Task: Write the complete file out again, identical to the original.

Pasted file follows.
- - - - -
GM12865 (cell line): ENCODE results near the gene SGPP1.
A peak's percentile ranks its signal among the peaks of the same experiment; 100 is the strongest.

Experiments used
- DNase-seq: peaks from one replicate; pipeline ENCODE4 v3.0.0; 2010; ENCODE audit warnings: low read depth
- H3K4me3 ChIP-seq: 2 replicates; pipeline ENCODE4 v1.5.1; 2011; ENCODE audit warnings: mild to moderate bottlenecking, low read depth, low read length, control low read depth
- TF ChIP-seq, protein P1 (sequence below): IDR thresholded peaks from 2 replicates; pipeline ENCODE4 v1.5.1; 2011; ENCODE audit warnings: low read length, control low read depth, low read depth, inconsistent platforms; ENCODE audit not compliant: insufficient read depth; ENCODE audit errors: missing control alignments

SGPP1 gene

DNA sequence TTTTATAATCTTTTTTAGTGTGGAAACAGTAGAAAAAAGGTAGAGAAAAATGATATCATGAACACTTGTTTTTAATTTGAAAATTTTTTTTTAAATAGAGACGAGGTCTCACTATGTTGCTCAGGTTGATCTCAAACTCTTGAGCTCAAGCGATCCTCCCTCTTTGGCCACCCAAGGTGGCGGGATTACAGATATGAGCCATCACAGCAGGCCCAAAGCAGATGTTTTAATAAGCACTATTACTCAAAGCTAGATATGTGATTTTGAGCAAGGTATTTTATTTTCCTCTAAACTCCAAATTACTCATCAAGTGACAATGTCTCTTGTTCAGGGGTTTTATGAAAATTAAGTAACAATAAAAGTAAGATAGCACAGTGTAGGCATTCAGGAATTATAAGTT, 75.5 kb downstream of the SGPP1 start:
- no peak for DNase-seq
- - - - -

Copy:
GM12865 (cell line): ENCODE results near the gene SGPP1.
A peak's percentile ranks its signal among the peaks of the same experiment; 100 is the strongest.

Experiments used
- DNase-seq: peaks from one replicate; pipeline ENCODE4 v3.0.0; 2010; ENCODE audit warnings: low read depth
- H3K4me3 ChIP-seq: 2 replicates; pipeline ENCODE4 v1.5.1; 2011; ENCODE audit warnings: mild to moderate bottlenecking, low read depth, low read length, control low read depth
- TF ChIP-seq, protein P1 (sequence below): IDR thresholded peaks from 2 replicates; pipeline ENCODE4 v1.5.1; 2011; ENCODE audit warnings: low read length, control low read depth, low read depth, inconsistent platforms; ENCODE audit not compliant: insufficient read depth; ENCODE audit errors: missing control alignments

SGPP1 gene

DNA sequence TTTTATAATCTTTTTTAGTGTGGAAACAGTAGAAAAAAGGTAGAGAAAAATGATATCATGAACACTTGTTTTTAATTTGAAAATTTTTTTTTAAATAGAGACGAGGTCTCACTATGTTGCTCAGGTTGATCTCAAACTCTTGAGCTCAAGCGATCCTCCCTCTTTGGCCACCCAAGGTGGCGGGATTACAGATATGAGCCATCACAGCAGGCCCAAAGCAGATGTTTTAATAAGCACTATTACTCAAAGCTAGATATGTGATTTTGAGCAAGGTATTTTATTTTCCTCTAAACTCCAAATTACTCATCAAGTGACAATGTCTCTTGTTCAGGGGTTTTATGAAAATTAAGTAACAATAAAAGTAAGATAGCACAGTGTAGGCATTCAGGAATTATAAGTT, 75.5 kb downstream of the SGPP1 start:
- no peak for DNase-seq